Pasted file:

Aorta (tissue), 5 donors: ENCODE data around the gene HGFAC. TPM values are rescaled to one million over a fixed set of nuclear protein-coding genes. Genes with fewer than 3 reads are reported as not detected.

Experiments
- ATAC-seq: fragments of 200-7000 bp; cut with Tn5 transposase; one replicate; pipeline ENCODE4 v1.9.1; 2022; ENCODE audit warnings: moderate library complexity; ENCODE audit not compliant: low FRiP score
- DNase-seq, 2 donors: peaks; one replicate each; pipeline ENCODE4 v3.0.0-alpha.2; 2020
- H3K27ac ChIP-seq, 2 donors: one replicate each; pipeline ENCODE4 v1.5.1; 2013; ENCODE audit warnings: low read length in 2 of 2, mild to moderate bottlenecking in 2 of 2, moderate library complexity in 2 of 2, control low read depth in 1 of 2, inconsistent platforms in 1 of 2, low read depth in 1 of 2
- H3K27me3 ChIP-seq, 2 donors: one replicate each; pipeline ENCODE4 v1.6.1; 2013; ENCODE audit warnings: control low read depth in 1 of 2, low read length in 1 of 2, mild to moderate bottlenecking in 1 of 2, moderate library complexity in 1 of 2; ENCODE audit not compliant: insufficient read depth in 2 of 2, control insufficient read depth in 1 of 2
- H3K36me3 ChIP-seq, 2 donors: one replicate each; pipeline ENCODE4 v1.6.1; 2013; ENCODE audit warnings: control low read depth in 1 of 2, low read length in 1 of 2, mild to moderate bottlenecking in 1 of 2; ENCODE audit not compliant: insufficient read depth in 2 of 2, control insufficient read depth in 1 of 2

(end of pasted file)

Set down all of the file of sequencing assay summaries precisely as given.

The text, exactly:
Aorta (tissue), 5 donors: ENCODE data around the gene HGFAC. TPM values are rescaled to one million over a fixed set of nuclear protein-coding genes. Genes with fewer than 3 reads are reported as not detected.

Experiments
- ATAC-seq: fragments of 200-7000 bp; cut with Tn5 transposase; one replicate; pipeline ENCODE4 v1.9.1; 2022; ENCODE audit warnings: moderate library complexity; ENCODE audit not compliant: low FRiP score
- DNase-seq, 2 donors: peaks; one replicate each; pipeline ENCODE4 v3.0.0-alpha.2; 2020
- H3K27ac ChIP-seq, 2 donors: one replicate each; pipeline ENCODE4 v1.5.1; 2013; ENCODE audit warnings: low read length in 2 of 2, mild to moderate bottlenecking in 2 of 2, moderate library complexity in 2 of 2, control low read depth in 1 of 2, inconsistent platforms in 1 of 2, low read depth in 1 of 2
- H3K27me3 ChIP-seq, 2 donors: one replicate each; pipeline ENCODE4 v1.6.1; 2013; ENCODE audit warnings: control low read depth in 1 of 2, low read length in 1 of 2, mild to moderate bottlenecking in 1 of 2, moderate library complexity in 1 of 2; ENCODE audit not compliant: insufficient read depth in 2 of 2, control insufficient read depth in 1 of 2
- H3K36me3 ChIP-seq, 2 donors: one replicate each; pipeline ENCODE4 v1.6.1; 2013; ENCODE audit warnings: control low read depth in 1 of 2, low read length in 1 of 2, mild to moderate bottlenecking in 1 of 2; ENCODE audit not compliant: insufficient read depth in 2 of 2, control insufficient read depth in 1 of 2